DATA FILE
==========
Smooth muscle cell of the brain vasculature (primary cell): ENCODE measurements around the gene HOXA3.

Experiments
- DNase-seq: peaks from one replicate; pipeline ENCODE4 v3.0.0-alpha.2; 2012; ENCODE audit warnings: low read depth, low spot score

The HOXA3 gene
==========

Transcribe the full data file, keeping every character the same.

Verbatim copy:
Smooth muscle cell of the brain vasculature (primary cell): ENCODE measurements around the gene HOXA3.

Experiments
- DNase-seq: peaks from one replicate; pipeline ENCODE4 v3.0.0-alpha.2; 2012; ENCODE audit warnings: low read depth, low spot score

The HOXA3 gene